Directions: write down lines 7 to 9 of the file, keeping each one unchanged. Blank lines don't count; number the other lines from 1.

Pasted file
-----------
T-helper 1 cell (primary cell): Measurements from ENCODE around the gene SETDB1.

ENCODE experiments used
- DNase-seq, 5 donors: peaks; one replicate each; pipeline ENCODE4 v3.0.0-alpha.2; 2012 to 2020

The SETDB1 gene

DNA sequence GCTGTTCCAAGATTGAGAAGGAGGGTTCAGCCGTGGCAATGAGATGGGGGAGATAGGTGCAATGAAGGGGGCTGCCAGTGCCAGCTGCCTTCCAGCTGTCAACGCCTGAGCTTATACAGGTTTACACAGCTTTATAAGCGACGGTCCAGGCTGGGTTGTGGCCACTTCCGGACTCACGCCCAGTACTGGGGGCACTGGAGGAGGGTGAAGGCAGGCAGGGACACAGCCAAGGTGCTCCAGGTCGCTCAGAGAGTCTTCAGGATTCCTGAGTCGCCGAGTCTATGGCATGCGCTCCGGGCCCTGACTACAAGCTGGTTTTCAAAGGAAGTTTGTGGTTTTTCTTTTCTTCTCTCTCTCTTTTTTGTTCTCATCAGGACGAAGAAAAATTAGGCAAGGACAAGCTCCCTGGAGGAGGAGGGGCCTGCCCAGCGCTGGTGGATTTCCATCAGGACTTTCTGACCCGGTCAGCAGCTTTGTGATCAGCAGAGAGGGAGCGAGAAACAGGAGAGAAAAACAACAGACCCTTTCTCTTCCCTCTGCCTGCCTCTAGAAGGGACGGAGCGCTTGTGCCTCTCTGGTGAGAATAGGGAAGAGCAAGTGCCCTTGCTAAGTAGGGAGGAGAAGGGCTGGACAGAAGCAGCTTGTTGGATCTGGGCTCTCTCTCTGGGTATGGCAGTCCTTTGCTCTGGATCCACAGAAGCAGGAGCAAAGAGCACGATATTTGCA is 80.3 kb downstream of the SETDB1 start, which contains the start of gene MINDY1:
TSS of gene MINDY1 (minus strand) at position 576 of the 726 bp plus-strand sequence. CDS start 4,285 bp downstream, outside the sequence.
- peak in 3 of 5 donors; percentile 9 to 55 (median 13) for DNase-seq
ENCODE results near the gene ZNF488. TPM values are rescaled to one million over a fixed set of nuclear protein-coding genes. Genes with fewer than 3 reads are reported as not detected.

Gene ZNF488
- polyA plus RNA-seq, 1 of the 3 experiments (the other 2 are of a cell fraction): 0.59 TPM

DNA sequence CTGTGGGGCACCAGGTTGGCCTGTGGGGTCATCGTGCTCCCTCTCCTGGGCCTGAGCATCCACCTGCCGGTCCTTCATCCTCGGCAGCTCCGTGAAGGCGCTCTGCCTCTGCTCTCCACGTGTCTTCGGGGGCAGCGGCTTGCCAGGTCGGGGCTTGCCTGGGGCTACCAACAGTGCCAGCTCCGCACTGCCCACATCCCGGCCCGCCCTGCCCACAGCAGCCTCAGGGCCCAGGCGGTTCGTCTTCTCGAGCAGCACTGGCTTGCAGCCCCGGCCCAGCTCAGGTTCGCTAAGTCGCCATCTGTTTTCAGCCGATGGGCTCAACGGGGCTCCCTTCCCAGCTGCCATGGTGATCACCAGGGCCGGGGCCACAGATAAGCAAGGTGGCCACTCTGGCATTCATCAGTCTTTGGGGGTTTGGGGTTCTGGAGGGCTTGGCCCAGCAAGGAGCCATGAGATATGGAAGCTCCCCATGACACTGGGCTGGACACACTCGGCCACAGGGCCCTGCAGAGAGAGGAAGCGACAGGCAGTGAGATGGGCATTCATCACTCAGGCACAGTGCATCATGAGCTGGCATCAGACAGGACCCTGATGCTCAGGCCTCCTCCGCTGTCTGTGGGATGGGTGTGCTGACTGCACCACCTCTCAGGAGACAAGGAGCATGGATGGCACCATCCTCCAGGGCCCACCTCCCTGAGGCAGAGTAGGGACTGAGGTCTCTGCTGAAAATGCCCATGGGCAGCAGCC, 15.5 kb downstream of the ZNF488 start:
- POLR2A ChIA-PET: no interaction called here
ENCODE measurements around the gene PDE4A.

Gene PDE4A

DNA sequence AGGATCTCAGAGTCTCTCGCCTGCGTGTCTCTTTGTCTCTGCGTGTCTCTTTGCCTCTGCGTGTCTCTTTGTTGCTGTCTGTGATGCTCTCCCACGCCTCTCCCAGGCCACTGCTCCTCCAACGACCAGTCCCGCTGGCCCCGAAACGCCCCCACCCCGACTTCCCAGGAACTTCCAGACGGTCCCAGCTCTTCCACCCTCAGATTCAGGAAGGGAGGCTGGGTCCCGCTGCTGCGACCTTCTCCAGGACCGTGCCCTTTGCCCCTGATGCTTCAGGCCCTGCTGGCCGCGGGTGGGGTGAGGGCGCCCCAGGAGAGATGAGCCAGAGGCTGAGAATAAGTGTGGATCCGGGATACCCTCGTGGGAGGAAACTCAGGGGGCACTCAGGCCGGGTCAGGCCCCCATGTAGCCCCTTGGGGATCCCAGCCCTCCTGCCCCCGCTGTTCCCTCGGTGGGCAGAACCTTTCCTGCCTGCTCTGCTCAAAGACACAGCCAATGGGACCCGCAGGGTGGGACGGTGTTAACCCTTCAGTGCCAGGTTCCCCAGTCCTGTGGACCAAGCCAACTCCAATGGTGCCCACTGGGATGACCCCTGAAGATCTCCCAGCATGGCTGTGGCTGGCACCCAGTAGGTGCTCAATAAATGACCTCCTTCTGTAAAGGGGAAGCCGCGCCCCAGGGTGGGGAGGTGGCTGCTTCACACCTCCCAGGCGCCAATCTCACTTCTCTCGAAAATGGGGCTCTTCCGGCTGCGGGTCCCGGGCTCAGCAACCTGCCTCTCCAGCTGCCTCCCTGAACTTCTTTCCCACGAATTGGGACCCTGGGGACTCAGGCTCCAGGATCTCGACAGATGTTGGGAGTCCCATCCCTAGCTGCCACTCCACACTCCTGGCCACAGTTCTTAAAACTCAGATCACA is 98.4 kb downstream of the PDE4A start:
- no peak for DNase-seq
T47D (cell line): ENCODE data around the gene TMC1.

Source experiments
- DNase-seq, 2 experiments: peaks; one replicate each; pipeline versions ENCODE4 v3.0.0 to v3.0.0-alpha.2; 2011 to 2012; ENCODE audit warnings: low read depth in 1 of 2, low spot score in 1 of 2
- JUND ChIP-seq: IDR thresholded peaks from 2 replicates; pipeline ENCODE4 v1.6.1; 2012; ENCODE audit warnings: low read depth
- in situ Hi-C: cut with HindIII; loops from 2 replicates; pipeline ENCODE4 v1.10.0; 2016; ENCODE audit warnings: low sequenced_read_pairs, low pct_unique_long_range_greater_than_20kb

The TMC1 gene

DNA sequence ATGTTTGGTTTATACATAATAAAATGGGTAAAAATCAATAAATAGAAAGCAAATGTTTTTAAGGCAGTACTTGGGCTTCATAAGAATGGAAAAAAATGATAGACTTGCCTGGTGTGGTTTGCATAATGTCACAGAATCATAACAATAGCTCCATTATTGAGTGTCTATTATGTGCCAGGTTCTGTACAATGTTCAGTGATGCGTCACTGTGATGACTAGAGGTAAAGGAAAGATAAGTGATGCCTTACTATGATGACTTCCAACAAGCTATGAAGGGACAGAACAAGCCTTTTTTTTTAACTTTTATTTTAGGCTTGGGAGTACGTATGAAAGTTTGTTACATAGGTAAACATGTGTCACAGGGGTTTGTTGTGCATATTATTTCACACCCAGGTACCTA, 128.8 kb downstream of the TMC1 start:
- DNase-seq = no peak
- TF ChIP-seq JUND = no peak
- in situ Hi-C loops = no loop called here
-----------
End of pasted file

- peak in 3 of 5 donors; percentile 9 to 55 (median 13) for DNase-seq
ENCODE results near the gene ZNF488. TPM values are rescaled to one million over a fixed set of nuclear protein-coding genes. Genes with fewer than 3 reads are reported as not detected.

Gene ZNF488